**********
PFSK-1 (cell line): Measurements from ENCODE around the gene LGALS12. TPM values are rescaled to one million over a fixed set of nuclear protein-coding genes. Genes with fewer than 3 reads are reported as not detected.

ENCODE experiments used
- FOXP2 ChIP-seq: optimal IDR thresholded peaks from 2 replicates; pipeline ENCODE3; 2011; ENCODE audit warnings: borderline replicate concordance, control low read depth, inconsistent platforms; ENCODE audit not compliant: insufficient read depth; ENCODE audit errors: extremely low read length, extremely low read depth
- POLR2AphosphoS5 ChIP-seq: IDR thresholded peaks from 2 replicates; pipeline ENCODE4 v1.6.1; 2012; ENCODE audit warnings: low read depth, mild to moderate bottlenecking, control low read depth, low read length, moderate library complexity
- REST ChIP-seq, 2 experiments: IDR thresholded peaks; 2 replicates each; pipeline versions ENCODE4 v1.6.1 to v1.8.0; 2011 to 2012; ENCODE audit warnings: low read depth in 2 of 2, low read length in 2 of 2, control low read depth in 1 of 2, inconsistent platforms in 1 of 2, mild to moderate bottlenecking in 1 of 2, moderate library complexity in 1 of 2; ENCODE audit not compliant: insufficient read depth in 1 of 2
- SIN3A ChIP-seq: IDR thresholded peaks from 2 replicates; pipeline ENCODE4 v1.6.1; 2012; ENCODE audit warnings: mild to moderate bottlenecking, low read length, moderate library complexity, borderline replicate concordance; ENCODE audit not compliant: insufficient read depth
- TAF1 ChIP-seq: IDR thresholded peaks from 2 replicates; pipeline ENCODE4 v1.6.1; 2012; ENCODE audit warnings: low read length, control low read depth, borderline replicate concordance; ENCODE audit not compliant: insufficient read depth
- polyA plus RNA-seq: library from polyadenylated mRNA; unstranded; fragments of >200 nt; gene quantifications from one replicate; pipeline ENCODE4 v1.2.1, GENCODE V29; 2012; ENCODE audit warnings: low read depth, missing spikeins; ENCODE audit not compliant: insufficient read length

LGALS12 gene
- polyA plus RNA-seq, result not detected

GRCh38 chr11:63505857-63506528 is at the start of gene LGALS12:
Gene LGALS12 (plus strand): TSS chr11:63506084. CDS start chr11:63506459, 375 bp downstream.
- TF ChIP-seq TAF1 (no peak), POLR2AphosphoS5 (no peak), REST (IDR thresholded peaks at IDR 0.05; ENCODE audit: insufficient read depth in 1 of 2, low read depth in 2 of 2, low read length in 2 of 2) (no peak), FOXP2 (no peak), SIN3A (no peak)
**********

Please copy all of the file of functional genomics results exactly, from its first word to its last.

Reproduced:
PFSK-1 (cell line): Measurements from ENCODE around the gene LGALS12. TPM values are rescaled to one million over a fixed set of nuclear protein-coding genes. Genes with fewer than 3 reads are reported as not detected.

ENCODE experiments used
- FOXP2 ChIP-seq: optimal IDR thresholded peaks from 2 replicates; pipeline ENCODE3; 2011; ENCODE audit warnings: borderline replicate concordance, control low read depth, inconsistent platforms; ENCODE audit not compliant: insufficient read depth; ENCODE audit errors: extremely low read length, extremely low read depth
- POLR2AphosphoS5 ChIP-seq: IDR thresholded peaks from 2 replicates; pipeline ENCODE4 v1.6.1; 2012; ENCODE audit warnings: low read depth, mild to moderate bottlenecking, control low read depth, low read length, moderate library complexity
- REST ChIP-seq, 2 experiments: IDR thresholded peaks; 2 replicates each; pipeline versions ENCODE4 v1.6.1 to v1.8.0; 2011 to 2012; ENCODE audit warnings: low read depth in 2 of 2, low read length in 2 of 2, control low read depth in 1 of 2, inconsistent platforms in 1 of 2, mild to moderate bottlenecking in 1 of 2, moderate library complexity in 1 of 2; ENCODE audit not compliant: insufficient read depth in 1 of 2
- SIN3A ChIP-seq: IDR thresholded peaks from 2 replicates; pipeline ENCODE4 v1.6.1; 2012; ENCODE audit warnings: mild to moderate bottlenecking, low read length, moderate library complexity, borderline replicate concordance; ENCODE audit not compliant: insufficient read depth
- TAF1 ChIP-seq: IDR thresholded peaks from 2 replicates; pipeline ENCODE4 v1.6.1; 2012; ENCODE audit warnings: low read length, control low read depth, borderline replicate concordance; ENCODE audit not compliant: insufficient read depth
- polyA plus RNA-seq: library from polyadenylated mRNA; unstranded; fragments of >200 nt; gene quantifications from one replicate; pipeline ENCODE4 v1.2.1, GENCODE V29; 2012; ENCODE audit warnings: low read depth, missing spikeins; ENCODE audit not compliant: insufficient read length

LGALS12 gene
- polyA plus RNA-seq, result not detected

GRCh38 chr11:63505857-63506528 is at the start of gene LGALS12:
Gene LGALS12 (plus strand): TSS chr11:63506084. CDS start chr11:63506459, 375 bp downstream.
- TF ChIP-seq TAF1 (no peak), POLR2AphosphoS5 (no peak), REST (IDR thresholded peaks at IDR 0.05; ENCODE audit: insufficient read depth in 1 of 2, low read depth in 2 of 2, low read length in 2 of 2) (no peak), FOXP2 (no peak), SIN3A (no peak)